Ways You are Stewards of God’s Love|
Friends, I know that you understand this and live this out. There is so much that you are part of, and doing as God’s stewards and disciples here in Pilger. And I am grateful for you for all of it. I know that you will be hosting a community picnic on September 8th, a great way to share the feast of welcome which we all are invited to with your neighbors, and to open your doors to the needs, hurts, and hopes all around you here in Pilger.
I know you are stewards of God’s love, and I want to invite you to take home one of these brochures, which offers a quick sampling of some of the ways that you are doing the ministry as part of the Nebraska Synod of “Growing Disciples, Walking Together, and Serving God’s World.” I also know you’re stewards of God’s love, because of your congregation’s continued participation in mission share.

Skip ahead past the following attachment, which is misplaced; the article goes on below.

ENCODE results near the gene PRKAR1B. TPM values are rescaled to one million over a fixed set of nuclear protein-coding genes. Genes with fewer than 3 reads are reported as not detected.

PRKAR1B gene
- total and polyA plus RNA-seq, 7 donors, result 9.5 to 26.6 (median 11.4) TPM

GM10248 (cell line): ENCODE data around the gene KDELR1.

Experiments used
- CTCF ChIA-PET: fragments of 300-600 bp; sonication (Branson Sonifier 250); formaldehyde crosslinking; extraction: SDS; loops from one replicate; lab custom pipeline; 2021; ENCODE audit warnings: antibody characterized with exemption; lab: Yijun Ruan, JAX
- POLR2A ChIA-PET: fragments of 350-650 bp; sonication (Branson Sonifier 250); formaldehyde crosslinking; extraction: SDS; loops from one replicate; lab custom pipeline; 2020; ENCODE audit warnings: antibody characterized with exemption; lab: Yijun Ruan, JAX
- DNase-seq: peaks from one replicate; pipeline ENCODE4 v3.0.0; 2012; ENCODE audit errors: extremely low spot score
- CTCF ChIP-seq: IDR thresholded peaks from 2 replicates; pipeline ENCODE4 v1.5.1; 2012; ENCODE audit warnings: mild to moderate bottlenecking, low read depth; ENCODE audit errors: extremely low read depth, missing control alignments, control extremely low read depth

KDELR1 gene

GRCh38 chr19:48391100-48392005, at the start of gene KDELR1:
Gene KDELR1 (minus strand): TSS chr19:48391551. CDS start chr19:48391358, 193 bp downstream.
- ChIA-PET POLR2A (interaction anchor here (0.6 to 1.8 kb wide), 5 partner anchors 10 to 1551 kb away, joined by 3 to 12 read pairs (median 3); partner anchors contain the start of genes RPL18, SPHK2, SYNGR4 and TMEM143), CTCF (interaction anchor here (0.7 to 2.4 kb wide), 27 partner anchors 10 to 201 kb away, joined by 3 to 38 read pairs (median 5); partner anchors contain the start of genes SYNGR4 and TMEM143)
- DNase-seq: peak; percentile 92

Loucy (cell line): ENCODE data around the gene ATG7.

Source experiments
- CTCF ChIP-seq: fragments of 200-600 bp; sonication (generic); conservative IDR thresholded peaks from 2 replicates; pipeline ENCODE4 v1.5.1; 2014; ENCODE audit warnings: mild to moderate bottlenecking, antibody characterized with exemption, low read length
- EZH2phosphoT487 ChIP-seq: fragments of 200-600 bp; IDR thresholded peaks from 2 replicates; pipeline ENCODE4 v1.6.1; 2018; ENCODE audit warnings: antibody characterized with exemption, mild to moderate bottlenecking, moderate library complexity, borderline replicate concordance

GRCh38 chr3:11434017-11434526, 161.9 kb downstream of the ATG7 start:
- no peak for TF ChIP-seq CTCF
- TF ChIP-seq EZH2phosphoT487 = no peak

Mission Share is the undesignated offering that your congregation shares with the Nebraska Synod and the larger ELCA, through which you do ministry that spans the globe, changing lives. Through it you raise up new leaders, pastors, deacons, and parish ministry associates in our church- including two new parish ministry associates you helped raise up, form, and shape here in your faith community, who were just certified to serve at Synod Assembly earlier this month.